17 June 08 | Chad W. Post

Michael Orthofer from Complete Review is responsible for getting me interested in Amelie Nothomb. He’s reviewed twelve of her books, grading all of them between a B and an A. (Most are in the A or A- range, with Loving Sabotage—published by New Directions—receiving an A+.)

Unfortunately, despite this praise, Nothomb has been overlooked in America, and in fact, her last few books have only been published in the UK and not in the U.S.

And to add to that—this interview, which is in one of the UK’s largest and most respected papers, doesn’t seem to be tied to a recently released or forthcoming title . . . I feel like I must be missing something: why would a newspaper interview a literary author (especially one from Belgium) without some pressing cause? Those Brits and their literary coverage . . .

The interview itself is pretty fascinating, starting with the autobiographical elements in her work (and the way this is limited):

Fear and Loathing, awarded the Académie Française prize in 1999 and skilfully filmed by Alain Corneau in 2003, tells the story of the year she spent working for a big Japanese corporation, following Amelie-san’s catastrophic encounters with the company’s hierarchy. The Character of Rain, first published in 2000, reimagines the author’s early years in Japan, charting her transformation from an unresponsive piece of living matter to the beloved focus of the household. Ni d’Eve ni d’Adam, which won the Prix de Flore at the end of last year, returns to the same period of her life as Fear and Loathing, but this time tells the story of her love affair with a young Japanese man. [. . .]

Nothomb’s autobiographical fiction is further constrained in time, dealing only with her life before the publication in 1992 of her sensational debut, Hygiene de l’Assassin (The Assassin’s Purity). Since then she has gone on to become a fixture of the French literary calendar, publishing one bestseller a year, as regular as clockwork. This formidable track record has gained her legions of adoring fans, and an army of envious detractors, but her success has yet to find its way into her fiction. Her literary digestion is very slow, she explains, and her life after the age of 25 “doesn’t inspire me”.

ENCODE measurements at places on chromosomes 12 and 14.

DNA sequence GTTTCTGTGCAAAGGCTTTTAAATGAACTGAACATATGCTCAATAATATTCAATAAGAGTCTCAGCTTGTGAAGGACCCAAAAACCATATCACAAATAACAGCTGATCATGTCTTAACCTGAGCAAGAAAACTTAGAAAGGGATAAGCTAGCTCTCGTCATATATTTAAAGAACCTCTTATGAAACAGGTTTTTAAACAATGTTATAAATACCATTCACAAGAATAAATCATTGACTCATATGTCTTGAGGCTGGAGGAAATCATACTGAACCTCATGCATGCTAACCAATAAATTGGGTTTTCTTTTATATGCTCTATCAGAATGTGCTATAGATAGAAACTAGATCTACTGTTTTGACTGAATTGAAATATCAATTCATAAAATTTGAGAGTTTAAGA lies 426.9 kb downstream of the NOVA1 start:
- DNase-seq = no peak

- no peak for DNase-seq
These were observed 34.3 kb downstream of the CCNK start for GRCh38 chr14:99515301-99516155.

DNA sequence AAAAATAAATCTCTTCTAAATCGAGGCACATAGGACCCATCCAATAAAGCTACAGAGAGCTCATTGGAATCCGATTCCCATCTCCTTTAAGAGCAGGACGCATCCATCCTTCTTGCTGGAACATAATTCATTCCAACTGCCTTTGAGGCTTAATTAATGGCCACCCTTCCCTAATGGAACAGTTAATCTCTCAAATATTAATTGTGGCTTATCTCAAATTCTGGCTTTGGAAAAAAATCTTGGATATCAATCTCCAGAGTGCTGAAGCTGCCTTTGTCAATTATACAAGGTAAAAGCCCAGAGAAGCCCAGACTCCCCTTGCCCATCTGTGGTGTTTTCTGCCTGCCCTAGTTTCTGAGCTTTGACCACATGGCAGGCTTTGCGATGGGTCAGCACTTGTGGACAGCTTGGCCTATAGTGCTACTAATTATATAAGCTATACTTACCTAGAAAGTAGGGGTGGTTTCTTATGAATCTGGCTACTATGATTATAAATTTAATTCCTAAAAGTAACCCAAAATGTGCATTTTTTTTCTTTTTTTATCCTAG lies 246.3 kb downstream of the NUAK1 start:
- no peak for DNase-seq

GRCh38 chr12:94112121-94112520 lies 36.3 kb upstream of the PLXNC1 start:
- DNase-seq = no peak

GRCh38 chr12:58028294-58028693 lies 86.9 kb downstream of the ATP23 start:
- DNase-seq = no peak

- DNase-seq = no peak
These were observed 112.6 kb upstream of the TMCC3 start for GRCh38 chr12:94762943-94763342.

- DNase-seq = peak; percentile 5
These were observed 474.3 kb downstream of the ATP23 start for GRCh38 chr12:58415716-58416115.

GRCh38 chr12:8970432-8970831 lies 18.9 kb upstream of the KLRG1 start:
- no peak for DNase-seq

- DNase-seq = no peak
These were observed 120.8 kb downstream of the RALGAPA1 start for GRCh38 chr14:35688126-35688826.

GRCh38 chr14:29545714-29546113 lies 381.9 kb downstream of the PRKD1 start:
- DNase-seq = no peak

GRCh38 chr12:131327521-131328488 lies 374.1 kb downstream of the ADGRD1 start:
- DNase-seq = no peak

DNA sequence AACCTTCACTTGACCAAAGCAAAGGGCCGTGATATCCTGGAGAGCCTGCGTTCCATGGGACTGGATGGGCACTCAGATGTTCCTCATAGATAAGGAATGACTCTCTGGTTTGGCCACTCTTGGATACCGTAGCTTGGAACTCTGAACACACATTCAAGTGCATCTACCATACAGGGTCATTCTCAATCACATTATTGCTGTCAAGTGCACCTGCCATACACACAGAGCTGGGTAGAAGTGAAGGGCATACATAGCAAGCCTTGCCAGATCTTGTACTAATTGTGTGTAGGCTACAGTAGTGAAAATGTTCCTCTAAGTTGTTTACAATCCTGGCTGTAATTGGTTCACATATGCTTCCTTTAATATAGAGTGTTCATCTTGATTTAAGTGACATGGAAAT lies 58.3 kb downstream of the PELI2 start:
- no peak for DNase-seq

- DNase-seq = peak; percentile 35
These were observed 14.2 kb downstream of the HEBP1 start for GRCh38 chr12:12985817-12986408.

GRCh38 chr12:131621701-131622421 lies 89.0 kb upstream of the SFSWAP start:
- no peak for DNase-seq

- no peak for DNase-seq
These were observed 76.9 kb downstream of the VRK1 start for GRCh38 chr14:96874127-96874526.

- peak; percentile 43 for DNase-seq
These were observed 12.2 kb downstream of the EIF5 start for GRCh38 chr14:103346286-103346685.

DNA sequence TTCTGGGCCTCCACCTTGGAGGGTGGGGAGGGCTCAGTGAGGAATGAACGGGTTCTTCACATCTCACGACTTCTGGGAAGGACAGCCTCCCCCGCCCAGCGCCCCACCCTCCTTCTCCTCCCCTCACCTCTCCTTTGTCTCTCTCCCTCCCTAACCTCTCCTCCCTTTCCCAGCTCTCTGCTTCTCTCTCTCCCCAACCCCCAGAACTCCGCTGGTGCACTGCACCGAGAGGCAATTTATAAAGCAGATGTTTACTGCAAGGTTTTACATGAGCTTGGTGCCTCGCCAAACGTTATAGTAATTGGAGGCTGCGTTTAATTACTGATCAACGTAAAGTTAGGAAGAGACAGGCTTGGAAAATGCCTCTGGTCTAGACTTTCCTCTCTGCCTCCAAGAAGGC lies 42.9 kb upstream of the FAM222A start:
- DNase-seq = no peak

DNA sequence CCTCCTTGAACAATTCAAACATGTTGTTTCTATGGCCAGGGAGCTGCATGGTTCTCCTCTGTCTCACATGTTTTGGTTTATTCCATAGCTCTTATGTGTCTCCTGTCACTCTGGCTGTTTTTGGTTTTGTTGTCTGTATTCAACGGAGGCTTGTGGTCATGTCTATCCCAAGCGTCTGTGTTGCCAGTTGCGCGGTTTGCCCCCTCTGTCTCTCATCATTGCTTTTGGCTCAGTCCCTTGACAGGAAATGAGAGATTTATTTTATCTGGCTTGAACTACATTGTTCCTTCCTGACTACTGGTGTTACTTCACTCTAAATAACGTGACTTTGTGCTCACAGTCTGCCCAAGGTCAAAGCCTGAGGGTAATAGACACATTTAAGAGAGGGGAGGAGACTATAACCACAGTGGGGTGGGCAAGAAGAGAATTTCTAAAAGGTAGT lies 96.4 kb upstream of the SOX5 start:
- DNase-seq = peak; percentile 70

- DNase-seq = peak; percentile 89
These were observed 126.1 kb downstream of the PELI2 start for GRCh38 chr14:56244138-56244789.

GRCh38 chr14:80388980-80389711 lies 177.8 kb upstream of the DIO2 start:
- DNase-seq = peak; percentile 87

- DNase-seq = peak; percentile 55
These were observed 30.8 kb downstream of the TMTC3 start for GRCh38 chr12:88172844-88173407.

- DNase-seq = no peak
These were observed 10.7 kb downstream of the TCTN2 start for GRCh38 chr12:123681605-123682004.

And if you think a “bestseller a year” is impressive, that’s nothing:

Sixteen published novels represent only a fraction of her prodigious output, however. Nothomb declares herself to be in the middle of her 64th manuscript, having reached a rhythm where she completes three or four manuscripts a year, publishing only those which she feels comfortable sharing with others.

She’s the Joyce Carol Oates of Belgium! (Although with fewer annual publications, of course.)

I also got a kick out of her refusal to read for The Guardian books podcast:

Confident, witty and courteous with a quick intelligence, a keen sense of humour, and the assurance brought by continued success, it is all the more puzzling that Nothomb should be unwilling to do a brief reading. She modestly suggests that she isn’t gifted as an actress, and cites the difference in literary cultures between England and France, where writers seldom perform their work in public. But the real reason for her refusal is a question of identity. Her literary voice is so vibrant, so baritonal that on first meeting, her light, airy speaking voice comes as something of a surprise. It’s a curious mismatch of which she is only too aware. If she was to read her own work, she says, she would betray it.

This interview has convinced me to go pick up some of her other works (and to have Open Letter check out a few of the untranslated ones) after 2666, Senselessness, etc., etc.


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